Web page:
Photo: African American father and son

Recognizing the Importance of Fathers in Early Childhood

Posted on June 24, 2019 by Kim Doleatto, Herald-Tribune Media Group

Policy and programs haven’t modernized to meet the needs of dads who want to be dads — and the children who need them.

The founding director of The Fatherhood Project knew the role of fathers was shifting, but when Offset, rap star and husband to rap queen Cardi B, recently reached out in hopes of making the nonprofit a public player in his transformation into a better father, Dr. Ray Levy knew it was gaining traction.

As fatherhood evolves and research reveals why he’s more than an accessory, policy makers and programs often haven’t caught up.

“It’s not yet recognized in our culture that fathers are critical and that more and more fathers are interested in being active fathers,” Levy said.

Levy, also a clinical psychologist and assistant professor at Harvard Medical School, designs programs to support the father-child connection.

The state of fatherhood
The number of stay-at-home fathers went from 4% in 1989 to 7% in 2016. As a result, fathers made up 17% of all stay-at-home parents in 2016.

The same year, 24% of stay-at-home dads reported that caring for the children was the main reason they stayed home, up from 4% in 1989, according to the Pew Research Center.

A little more than half of working fathers said in 2015 that it is very or somewhat difficult to balance family and work.

As of 2016, about a quarter of couples who live with children were in families where only the father works — in 1970, almost half of couples were in families where only the dad worked.

Couples living in dual-earner families now make up the majority of two-parent families with children.

Beyond the bacon
When fathers are involved during pregnancy, mothers are 1.5 times more likely to receive prenatal care in the first trimester, improving both maternal and infant health outcomes.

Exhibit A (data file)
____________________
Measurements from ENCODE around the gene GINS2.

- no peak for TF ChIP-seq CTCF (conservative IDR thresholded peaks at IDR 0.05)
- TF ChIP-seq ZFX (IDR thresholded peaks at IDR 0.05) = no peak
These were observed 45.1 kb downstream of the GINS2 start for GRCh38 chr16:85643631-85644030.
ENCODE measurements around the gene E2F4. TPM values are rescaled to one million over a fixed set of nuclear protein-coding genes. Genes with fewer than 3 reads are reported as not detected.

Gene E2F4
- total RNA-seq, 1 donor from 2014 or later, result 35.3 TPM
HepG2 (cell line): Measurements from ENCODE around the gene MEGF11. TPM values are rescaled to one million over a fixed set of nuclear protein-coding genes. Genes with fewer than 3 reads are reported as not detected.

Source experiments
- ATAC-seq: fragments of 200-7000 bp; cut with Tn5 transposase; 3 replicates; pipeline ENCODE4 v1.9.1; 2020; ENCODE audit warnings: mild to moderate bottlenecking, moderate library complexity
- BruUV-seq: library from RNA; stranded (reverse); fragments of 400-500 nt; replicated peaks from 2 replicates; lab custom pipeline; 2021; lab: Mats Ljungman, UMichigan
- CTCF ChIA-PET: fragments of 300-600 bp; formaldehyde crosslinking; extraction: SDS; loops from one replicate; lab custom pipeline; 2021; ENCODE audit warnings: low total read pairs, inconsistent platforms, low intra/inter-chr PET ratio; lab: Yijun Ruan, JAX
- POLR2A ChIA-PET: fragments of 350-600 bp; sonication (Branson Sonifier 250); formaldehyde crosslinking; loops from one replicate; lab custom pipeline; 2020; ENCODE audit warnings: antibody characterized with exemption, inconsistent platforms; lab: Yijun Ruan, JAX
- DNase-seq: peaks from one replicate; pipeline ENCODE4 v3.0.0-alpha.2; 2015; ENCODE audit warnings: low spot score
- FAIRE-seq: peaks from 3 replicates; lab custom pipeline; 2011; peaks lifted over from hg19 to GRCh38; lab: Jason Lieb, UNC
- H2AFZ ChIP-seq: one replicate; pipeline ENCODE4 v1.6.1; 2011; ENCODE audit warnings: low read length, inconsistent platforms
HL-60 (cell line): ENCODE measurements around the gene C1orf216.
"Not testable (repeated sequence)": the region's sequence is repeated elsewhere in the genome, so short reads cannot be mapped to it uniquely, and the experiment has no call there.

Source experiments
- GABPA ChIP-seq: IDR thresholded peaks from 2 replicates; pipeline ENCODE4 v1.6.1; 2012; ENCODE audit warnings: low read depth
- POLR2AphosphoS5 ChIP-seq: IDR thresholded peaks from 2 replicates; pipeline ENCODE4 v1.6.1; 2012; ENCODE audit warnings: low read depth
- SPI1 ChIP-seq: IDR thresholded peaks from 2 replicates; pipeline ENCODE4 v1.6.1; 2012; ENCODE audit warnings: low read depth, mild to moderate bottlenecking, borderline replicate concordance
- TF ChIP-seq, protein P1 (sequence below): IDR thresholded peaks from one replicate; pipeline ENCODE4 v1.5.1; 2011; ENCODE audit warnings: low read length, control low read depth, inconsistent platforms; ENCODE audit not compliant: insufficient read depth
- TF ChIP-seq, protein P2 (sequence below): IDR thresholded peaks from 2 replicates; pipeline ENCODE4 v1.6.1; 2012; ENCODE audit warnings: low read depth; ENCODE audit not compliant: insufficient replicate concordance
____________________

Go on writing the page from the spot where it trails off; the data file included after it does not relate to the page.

“There are academic, behavioral, social, and emotional advantages to children when fathers are engaged in their lives,” Levy said. “It lowers the rate of depression in girls, involvement in the criminal justice system, and teen pregnancy.”

Barriers
Many government-operated programs are built on dated perceptions of families and fail to recognize fathers.

For example, some programs are based on the misconception that a father has resources while a mother doesn’t. Supplemental Nutrition Assistance Program (SNAP) benefits, for example, are typically awarded to the mother, who usually has custody of the children.

Child support is often managed in a retributive way, with those unable to pay being prosecuted, often adding more barriers to a father’s ability to access gainful employment. Suspending driver’s licenses and adding prohibitive interest rates to unpaid child support payments don’t serve families.

What does are programs that help fathers attain education, job readiness, and fathering skills.

Targeting fathers
Health professionals can empower new fathers by describing what they can expect after birth, how to support both mother and baby at home, and ways to bond.

The Arkansas health department reached out to men as safe-sleep champions by partnering with fraternal groups, and a barbershop in Oklahoma became a site for early childhood learning and parent education.

“They need to recognize they have skills they don’t even know they have,” Levy said.

This story comes from Aspirations Journalism, an initiative of The Patterson Foundation and Sarasota Herald-Tribune to inform, inspire, and engage the community to take action on issues related to Age-Friendly Sarasota, Suncoast Campaign for Grade-Level Reading, National Council on Aging and the Suncoast Nursing Action Coalition.


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